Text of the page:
If the chimney has minor cracks, repair these before you waterproof it. ChimneyRx Crack & Joint Sealant is a great product for repairing minor cracks up to 1/8″ wide on mortar joints. It’s kind of like paintable caulk that dries to a translucent, milky-white color. You won’t notice it on the light gray mortar joints, but try to keep it off the bricks as it can become more noticeable over time. One pint of Crack & Joint Sealant is enough to treat the mortar joints surrounding approximately 137 bricks.
If the chimney has more severe damage that requires tuckpointing or rebuilding, you may consider hiring a pro. Tuck pointing, brick replacement, and chimney rebuilding are beyond the scope of this article.
If your chimney has recently been tuck pointed, allow three or four days for the mortar to cure before applying a water repellent. If major areas of the chimney have been totally rebuilt, allow a full 28 days for the new masonry to cure before applying a water repellent. Applying a water repellent on masonry that has not cured will result in a shortened lifespan as the water repellent won’t bond properly.
Step 5 – Choose a Breathable Water Repellent
When treating chimneys, it’s very important not to use a sealer. As chimneys heat up and cool down, moisture is created inside the chimney; this moisture normally escapes through the brick and mortar joints, but if a sealer is used, the moisture will remain trapped, and this trapped moisture will freeze and then thaw as it warms up. As it expands and contracts, it will cause the faces of the bricks to pop off (called spalling). Once this happens, you will have to have the bricks replaced or have the chimney rebuilt if enough of the bricks are spalling. Treating your chimney with a breathable water repellent will prevent this problem.
Step 6 – Apply the Water Repellent
Once your drop cloths are in place, apply the water repellent using a pump-up garden sprayer with a fan type nozzle. One gallon of Masonry Chimney Water Repellent covers about 100 sq. ft. (for two coats). Use your area calculation from step one to determine how much water repellent material you’ll need.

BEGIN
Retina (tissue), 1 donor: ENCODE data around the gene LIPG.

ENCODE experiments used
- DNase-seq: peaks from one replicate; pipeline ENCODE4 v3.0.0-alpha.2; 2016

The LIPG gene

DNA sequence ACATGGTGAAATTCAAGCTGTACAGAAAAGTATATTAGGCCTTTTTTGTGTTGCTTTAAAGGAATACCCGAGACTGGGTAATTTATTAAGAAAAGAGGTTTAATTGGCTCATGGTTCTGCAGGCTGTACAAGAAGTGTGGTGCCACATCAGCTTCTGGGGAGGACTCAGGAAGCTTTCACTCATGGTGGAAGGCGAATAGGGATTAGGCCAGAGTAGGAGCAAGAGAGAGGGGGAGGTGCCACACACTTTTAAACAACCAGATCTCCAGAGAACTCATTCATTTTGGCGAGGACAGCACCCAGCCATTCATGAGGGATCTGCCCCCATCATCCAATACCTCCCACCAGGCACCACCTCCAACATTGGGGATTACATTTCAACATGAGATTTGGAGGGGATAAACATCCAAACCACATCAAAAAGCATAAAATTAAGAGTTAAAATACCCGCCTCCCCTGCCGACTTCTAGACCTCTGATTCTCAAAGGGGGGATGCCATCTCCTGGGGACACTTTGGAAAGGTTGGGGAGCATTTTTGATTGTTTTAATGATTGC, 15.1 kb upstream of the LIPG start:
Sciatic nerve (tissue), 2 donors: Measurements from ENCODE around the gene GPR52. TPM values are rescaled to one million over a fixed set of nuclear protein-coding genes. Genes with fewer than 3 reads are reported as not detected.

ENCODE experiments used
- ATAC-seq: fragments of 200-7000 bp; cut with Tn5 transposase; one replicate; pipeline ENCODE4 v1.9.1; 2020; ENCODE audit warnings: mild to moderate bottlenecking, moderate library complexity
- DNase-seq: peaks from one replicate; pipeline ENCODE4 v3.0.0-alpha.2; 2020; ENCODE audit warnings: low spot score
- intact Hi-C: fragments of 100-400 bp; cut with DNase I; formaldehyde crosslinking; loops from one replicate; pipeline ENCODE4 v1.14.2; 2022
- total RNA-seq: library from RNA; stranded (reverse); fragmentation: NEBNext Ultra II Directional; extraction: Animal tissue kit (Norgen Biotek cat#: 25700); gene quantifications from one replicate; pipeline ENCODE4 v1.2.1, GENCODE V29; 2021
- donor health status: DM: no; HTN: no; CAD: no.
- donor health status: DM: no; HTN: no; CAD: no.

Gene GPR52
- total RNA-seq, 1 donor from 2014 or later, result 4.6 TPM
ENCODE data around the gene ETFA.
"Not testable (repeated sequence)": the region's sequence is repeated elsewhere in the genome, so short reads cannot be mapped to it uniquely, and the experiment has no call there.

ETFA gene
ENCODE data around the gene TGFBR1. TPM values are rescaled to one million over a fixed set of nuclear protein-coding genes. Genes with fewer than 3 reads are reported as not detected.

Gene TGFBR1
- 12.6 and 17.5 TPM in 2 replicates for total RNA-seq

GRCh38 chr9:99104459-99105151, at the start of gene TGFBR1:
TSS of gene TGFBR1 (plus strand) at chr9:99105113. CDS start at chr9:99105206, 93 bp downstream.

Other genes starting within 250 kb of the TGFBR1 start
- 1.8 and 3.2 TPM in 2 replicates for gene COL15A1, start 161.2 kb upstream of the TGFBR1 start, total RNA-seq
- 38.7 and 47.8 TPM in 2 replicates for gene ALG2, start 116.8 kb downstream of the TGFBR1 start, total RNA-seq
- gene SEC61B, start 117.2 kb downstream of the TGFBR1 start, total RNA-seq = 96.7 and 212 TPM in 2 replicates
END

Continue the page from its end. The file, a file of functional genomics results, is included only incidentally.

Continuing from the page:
Start at the bottom of the chimney and gradually work your way to the top. Apply a flood coat by spraying it on heavily enough so that it runs down about 6″-8″ from where you’re spraying. Move side to side, gradually moving towards the top of the chimney.
Applying a flood coat will cause the surface to become totally saturated and allow as much water repellent to soak in as possible. Keep a soft bristle brush handy; agitating the wet surface with this brush will help ensure even distribution and break the surface tension to allow even more of the water repellent to absorb. The deeper the absorption, the longer the waterproofing job will last.
For optimum performance, apply a second wet-on-wet coat within three to five minutes. The water repellent will take about two to six hours to dry. Make sure there’s going to be at least a six hour window of dry weather before waterproofing your chimney.
Note: Over applying the water repellent can result in a slight darkening of the surface.
Step 7 – Cleanup
Once you’ve waterproofed your chimney, it’s time to clean up. Carefully remove the drop cloths and any supplies you have on the roof top. It’s a good idea to have a second helper to hand things to down on the ground. Clean out your sprayer and brush with soap and water, and then you’re done.